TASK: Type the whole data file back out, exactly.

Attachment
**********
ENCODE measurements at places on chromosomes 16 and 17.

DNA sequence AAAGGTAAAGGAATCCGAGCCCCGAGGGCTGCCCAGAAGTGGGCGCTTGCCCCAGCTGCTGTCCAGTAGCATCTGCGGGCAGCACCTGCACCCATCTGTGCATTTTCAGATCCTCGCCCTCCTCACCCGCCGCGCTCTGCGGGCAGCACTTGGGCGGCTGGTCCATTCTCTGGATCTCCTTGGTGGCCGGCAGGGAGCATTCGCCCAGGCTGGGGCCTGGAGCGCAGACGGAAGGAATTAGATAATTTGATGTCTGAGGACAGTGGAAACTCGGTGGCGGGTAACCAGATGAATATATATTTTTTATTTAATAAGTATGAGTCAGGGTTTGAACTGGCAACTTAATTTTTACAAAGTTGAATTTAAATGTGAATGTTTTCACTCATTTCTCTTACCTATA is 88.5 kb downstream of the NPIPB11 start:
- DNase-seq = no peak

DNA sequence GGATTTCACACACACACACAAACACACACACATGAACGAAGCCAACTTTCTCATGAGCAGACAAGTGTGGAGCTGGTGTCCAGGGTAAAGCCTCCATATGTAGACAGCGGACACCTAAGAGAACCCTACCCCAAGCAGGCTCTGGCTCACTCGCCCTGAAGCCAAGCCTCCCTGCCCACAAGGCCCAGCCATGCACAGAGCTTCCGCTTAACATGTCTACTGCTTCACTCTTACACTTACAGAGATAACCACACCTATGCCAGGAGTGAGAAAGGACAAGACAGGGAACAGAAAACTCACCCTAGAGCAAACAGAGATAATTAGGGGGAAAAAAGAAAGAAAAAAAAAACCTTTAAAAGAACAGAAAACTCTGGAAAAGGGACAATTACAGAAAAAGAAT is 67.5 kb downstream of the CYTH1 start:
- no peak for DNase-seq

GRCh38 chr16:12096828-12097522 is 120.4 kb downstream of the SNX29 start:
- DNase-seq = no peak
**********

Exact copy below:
ENCODE measurements at places on chromosomes 16 and 17.

DNA sequence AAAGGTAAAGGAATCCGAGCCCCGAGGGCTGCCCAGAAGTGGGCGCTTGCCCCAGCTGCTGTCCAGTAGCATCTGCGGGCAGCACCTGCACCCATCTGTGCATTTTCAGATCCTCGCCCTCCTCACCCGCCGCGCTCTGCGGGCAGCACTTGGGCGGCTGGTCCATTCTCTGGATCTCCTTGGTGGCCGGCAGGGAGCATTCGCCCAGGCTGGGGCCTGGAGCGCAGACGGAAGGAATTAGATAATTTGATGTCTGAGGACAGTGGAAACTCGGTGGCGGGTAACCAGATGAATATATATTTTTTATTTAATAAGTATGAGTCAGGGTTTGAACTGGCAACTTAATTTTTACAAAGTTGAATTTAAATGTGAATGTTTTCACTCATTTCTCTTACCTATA is 88.5 kb downstream of the NPIPB11 start:
- DNase-seq = no peak

DNA sequence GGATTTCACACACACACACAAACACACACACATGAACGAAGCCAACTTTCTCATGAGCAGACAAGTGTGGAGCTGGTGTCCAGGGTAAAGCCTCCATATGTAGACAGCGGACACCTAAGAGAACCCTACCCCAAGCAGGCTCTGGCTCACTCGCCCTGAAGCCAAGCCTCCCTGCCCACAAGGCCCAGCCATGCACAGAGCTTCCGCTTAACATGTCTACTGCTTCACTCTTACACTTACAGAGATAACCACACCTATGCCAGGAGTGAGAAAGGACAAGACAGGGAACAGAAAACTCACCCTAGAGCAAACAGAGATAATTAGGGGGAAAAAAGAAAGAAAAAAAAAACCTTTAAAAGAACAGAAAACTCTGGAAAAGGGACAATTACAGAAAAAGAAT is 67.5 kb downstream of the CYTH1 start:
- no peak for DNase-seq

GRCh38 chr16:12096828-12097522 is 120.4 kb downstream of the SNX29 start:
- DNase-seq = no peak